Coffee arrived in Cuba from the island of Hispaniola in 1748, but fleeing the Haitian revolution, until the influx of French settlers in 1791, there was little talk of the coffee industry. By 1827, there were about two thousand coffee farms on the island, and coffee became a major export, producing more money than sugar.
Castro’s revolution, between 1953 and 1961, brought with it the nationalization of coffee farms, and production fell almost immediately. Those who volunteered to drink coffee had no experience, and those who had previously worked the land fled the country in the wake of the revolution. Coffee-making struggled on the island and the incentives or incentives provided by the government did little to strengthen the industry, although production peaked in the 1970s at 30,000 tonnes (30,000 tonnes). As the Cuban coffee industry faltered, many Central American countries continued to enjoy higher and more successful exports to international markets.
The disintegration of the Soviet Union made Cuba increasingly isolated, and the trade embargo imposed on Cuba by the United States removed the potential market. Japan was the main importer of Cuban coffee, although Europe remains a strong market. The best coffees are usually exported, usually around one-fifth of total production, and the rest left for domestic consumption. Cuba’s own production does not cover domestic demand, and in 2013, the country spent nearly $ 40 million on imported coffee. Coffee imported into Cuba is not of the highest quality, so it is relatively cheap, but due to high market prices, the habit of mixing roasted peas to bulk coffee has reappeared.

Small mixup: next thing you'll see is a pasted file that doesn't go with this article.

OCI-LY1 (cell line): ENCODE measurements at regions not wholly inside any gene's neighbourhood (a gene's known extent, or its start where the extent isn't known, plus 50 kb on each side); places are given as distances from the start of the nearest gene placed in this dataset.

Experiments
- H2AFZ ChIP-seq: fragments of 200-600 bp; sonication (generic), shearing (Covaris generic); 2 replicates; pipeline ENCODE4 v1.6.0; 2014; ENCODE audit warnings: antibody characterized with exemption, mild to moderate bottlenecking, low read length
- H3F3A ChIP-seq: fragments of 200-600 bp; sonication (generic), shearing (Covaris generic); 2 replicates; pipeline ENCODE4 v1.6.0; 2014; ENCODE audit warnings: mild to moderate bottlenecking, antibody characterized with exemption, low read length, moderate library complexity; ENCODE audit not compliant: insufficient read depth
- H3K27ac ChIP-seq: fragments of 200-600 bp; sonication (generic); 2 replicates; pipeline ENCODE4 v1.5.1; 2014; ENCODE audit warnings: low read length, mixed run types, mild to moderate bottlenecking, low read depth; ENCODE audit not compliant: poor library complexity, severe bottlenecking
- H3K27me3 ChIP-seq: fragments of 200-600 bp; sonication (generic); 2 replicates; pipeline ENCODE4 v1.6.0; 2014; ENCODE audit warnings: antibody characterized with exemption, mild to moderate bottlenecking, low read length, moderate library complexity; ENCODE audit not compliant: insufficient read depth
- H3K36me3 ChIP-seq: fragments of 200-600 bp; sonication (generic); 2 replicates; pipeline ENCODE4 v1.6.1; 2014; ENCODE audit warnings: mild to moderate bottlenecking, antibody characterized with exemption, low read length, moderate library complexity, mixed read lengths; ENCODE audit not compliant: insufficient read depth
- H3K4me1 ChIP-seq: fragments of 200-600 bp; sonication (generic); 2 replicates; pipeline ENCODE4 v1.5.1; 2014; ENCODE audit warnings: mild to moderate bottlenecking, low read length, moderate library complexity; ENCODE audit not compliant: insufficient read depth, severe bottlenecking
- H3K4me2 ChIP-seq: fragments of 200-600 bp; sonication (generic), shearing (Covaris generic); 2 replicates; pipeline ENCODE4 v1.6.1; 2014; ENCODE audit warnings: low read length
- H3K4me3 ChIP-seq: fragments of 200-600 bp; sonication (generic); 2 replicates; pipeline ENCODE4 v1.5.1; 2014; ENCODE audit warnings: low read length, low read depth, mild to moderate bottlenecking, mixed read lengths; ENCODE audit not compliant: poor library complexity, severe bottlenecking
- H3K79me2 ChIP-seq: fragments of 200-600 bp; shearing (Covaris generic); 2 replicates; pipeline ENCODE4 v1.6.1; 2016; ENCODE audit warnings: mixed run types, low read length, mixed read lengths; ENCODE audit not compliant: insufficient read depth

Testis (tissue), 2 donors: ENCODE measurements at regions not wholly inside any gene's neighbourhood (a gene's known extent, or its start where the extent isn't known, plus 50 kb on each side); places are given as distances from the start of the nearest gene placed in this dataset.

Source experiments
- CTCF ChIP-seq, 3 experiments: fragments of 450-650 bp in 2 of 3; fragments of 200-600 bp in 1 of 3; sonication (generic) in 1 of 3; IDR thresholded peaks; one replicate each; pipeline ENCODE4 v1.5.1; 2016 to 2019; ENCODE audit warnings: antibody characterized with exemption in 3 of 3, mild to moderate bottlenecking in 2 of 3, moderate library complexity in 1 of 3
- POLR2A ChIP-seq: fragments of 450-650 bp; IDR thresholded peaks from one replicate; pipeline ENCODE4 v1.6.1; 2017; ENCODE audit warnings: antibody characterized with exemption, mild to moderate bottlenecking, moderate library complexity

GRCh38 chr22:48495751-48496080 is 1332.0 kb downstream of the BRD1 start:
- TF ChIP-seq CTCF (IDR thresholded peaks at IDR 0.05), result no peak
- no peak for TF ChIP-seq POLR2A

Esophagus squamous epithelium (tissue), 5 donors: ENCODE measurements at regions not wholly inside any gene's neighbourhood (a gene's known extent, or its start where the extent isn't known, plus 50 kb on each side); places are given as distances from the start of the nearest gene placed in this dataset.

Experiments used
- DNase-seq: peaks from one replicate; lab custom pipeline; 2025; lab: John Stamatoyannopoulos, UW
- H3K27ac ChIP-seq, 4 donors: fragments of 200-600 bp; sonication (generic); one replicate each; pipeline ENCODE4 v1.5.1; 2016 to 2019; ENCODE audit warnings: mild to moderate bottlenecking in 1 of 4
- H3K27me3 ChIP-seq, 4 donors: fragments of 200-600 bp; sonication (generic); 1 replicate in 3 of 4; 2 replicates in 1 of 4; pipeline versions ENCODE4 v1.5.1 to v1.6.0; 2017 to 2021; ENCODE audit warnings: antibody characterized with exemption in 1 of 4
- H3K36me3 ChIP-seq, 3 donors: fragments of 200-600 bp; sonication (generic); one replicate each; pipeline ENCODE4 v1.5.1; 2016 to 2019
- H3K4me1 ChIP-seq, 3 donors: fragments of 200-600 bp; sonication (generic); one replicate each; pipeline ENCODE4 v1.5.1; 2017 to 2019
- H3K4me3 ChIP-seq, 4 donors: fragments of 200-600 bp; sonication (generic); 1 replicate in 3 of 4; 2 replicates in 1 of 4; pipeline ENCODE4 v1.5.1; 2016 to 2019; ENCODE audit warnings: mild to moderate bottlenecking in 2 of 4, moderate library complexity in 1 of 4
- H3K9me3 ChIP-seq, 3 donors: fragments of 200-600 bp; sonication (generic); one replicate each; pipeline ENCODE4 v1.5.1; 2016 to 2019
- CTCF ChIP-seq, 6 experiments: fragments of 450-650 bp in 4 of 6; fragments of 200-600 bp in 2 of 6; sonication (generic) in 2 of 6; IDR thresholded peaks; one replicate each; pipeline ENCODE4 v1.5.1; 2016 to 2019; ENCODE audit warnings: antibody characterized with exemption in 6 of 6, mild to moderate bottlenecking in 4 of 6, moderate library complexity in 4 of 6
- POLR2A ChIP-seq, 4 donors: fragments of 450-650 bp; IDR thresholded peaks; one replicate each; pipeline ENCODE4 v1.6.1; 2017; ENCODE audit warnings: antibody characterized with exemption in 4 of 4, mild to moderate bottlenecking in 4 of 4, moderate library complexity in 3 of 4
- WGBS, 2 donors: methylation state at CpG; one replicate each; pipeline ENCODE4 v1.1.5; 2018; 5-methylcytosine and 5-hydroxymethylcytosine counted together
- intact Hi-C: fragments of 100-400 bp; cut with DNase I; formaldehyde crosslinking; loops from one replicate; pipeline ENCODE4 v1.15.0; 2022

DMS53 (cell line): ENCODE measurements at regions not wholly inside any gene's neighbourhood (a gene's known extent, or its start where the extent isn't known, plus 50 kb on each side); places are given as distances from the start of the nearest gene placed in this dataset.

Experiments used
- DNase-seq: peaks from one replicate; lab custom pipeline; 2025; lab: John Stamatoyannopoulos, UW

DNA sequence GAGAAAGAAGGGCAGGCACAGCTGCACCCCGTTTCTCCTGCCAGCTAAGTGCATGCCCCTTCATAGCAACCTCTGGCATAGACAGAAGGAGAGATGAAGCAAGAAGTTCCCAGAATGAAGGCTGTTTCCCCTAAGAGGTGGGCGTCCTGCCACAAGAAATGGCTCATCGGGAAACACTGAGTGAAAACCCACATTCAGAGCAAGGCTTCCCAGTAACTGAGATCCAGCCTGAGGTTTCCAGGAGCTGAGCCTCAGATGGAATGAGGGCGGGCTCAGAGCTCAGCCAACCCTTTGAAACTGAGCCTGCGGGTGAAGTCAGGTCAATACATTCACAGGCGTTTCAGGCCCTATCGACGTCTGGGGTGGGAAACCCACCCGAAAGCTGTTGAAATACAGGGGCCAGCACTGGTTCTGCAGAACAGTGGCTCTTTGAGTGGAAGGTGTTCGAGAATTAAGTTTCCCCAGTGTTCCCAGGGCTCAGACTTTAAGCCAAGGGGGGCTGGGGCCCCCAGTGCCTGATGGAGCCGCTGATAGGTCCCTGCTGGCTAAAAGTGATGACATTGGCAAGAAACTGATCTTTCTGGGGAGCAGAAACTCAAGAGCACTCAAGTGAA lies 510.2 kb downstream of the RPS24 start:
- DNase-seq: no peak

A number of Cuban coffee products are widespread throughout the world, including Cortadito, Café con Leche and Café Cubano. The latter refers to an espresso that is sweetened during cooking by adding sugar to the ground coffee.
Advertising for “Cuban coffee” is not uncommon, especially in the United States and elsewhere. True Cuban coffee is illegal in the United States because of a commercial embargo, but the term is often used to describe Café Cubano. Coffees, often from Brazil, are chosen to represent the flavors we can expect from Cuba, but there are, of course, concerns about confusion among customers and improper labeling of goods.
At present, Cuban coffee production remains low at 6000-7000 tonnes per year (6600-7,700 tonnes). Most of the equipment used is old and many manufacturers still rely on mules. Roads are often severely damaged by intermittent rain and drought and are poorly maintained. Coffee is usually dried in the sun, although some mechanical drying is done and most of the coffees grown for export are washed away. Cuba’s climate and topography are well adapted to coffee growing, and its scarcity can add a lot to its value, but there are many challenges facing growers looking to make high-quality coffees.
Cuban coffee probably cannot be traced back to a single farm and can often only be traced back to a specific region or subregion of the country.
Cuban coffees have a typical island coffee profile: relatively low acidity, heavier body.